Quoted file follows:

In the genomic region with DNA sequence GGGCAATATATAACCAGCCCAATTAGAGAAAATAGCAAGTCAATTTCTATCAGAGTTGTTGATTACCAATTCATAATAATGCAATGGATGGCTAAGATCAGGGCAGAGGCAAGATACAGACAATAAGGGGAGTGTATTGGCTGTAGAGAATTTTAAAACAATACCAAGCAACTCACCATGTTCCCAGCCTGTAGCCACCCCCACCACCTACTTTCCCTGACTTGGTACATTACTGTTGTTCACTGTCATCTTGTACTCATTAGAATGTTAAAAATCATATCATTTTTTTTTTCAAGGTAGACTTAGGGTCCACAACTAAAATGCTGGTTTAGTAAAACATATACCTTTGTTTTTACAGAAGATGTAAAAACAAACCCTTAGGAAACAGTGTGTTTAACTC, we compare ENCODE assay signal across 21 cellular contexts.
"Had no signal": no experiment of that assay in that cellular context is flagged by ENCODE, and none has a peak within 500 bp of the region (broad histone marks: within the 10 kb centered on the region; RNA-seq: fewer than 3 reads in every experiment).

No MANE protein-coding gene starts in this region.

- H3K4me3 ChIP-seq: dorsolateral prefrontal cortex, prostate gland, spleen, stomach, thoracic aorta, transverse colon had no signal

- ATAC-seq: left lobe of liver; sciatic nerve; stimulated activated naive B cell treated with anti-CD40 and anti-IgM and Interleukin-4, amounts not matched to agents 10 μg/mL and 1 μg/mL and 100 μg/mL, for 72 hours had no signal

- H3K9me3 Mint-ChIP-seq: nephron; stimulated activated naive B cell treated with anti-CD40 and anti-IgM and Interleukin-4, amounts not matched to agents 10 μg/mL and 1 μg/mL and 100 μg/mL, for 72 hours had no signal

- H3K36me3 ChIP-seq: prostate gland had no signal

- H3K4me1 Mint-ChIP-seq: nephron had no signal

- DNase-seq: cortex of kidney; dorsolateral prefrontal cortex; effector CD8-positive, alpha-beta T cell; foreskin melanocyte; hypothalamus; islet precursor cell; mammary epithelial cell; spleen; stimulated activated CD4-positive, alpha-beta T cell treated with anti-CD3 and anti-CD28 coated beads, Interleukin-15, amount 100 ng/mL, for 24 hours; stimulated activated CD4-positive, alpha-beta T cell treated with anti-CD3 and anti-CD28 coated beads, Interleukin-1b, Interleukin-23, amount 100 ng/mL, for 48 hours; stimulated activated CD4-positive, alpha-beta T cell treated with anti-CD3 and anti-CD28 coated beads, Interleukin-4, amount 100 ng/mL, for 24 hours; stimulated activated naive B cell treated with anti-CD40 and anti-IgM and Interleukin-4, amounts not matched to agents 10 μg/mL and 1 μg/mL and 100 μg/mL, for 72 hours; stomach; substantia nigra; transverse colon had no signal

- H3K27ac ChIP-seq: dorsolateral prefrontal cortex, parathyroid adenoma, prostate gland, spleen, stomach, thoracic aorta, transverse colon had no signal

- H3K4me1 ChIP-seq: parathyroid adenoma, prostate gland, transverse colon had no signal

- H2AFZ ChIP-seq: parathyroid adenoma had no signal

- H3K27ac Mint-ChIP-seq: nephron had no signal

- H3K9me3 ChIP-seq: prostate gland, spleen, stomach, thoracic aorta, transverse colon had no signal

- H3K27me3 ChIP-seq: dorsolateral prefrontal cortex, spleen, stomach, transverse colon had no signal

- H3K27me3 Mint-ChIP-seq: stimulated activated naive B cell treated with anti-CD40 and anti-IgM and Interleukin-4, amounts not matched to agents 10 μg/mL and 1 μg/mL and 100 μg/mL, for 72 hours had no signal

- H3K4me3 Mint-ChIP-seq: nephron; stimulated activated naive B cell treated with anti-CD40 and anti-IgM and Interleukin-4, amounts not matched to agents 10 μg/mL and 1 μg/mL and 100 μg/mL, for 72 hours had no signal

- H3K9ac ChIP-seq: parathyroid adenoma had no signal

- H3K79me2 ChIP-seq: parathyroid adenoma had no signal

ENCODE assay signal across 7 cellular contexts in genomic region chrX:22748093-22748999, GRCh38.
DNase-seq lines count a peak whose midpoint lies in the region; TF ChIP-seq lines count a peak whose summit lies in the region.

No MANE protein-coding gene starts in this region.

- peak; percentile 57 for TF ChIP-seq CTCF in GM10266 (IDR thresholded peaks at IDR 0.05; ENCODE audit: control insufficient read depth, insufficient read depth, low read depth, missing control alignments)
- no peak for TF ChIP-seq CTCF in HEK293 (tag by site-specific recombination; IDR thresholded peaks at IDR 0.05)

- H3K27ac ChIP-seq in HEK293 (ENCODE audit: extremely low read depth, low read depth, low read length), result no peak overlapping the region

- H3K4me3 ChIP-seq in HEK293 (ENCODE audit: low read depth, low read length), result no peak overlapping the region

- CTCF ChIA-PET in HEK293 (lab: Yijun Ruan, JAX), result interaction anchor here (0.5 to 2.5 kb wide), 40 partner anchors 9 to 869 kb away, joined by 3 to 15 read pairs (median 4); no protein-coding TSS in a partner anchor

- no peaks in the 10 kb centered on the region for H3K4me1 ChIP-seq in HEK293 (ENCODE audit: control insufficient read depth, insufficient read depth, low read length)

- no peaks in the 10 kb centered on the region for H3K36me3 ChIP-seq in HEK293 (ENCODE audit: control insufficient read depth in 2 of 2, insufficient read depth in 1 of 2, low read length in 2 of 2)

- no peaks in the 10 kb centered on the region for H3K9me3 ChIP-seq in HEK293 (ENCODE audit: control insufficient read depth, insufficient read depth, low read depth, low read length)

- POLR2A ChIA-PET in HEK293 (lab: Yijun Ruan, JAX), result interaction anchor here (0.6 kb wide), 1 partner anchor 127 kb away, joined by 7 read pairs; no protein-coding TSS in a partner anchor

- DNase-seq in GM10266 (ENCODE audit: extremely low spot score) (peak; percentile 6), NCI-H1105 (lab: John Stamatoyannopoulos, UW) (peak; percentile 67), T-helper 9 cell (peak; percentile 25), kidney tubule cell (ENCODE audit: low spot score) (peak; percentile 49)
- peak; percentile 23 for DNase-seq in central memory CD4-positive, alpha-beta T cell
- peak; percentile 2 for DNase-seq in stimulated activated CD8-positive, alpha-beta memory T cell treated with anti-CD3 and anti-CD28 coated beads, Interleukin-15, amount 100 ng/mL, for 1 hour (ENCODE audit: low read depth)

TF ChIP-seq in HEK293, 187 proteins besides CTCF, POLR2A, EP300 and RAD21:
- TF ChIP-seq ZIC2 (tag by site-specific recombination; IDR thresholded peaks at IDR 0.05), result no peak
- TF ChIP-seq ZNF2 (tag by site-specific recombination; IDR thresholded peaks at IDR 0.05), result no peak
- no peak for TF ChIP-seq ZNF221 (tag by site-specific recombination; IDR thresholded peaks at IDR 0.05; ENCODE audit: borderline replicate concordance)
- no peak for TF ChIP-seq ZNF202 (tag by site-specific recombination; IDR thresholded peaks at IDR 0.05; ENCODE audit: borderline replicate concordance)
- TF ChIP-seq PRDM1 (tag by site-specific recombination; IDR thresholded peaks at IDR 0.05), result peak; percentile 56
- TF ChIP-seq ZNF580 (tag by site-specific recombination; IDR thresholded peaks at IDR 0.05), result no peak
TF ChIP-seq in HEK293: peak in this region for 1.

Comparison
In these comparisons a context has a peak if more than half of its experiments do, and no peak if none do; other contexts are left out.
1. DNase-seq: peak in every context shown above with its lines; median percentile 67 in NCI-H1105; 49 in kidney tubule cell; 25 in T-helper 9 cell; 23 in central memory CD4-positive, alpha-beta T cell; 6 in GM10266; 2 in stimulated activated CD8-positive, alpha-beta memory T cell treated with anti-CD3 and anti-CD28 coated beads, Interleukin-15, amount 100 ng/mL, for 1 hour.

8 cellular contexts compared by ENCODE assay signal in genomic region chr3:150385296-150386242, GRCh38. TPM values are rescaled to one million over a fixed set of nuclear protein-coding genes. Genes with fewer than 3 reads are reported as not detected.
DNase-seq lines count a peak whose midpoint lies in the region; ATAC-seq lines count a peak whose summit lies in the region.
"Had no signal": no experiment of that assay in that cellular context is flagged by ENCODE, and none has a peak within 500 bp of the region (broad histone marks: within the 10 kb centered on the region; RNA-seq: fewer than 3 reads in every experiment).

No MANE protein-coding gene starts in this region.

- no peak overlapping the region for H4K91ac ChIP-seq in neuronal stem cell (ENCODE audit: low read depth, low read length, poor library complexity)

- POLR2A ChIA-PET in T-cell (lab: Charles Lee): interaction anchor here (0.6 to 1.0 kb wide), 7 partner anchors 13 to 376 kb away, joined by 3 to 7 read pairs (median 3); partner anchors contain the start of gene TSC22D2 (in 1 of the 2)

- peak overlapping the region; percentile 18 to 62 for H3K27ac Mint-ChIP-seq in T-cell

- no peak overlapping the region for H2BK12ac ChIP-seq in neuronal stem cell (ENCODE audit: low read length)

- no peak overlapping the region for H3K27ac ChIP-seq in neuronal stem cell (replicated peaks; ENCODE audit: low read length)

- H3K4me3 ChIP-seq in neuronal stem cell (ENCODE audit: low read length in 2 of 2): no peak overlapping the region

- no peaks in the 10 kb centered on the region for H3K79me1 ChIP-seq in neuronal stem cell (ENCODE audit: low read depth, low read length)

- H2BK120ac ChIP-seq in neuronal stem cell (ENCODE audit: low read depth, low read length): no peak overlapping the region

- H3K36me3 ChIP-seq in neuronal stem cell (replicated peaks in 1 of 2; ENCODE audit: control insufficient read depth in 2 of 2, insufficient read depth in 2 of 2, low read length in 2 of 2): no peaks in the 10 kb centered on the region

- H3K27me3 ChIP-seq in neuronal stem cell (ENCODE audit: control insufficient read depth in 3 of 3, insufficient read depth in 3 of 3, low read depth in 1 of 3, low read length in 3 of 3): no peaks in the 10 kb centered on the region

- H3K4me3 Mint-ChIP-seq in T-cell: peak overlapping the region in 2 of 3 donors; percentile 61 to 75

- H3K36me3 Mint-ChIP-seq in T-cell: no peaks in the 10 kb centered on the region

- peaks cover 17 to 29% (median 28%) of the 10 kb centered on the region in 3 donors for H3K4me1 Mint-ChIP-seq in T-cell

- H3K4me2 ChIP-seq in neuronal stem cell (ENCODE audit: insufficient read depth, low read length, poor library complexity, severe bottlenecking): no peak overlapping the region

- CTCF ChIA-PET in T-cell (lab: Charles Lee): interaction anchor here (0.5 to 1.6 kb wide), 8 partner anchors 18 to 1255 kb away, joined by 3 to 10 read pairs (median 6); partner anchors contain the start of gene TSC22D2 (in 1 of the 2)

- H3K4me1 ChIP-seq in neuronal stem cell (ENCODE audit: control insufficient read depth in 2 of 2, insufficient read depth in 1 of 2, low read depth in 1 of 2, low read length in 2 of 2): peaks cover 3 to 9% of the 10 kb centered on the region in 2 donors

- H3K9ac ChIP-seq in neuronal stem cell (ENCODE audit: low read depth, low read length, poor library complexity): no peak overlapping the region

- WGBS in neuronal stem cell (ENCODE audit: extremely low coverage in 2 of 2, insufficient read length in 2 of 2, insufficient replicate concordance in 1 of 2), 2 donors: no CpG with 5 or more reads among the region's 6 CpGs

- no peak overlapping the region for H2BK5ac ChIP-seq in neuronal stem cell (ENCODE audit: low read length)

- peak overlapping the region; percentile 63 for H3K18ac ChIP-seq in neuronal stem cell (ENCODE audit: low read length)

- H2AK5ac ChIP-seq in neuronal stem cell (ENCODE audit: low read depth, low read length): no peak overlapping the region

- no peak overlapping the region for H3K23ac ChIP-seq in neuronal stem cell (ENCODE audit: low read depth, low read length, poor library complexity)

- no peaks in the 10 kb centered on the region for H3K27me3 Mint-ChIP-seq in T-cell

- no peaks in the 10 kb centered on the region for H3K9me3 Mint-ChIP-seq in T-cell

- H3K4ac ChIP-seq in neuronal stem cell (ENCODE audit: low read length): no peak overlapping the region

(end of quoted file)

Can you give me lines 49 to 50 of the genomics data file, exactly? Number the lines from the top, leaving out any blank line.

No MANE protein-coding gene starts in this region.

- no peak overlapping the region for H4K91ac ChIP-seq in neuronal stem cell (ENCODE audit: low read depth, low read length, poor library complexity)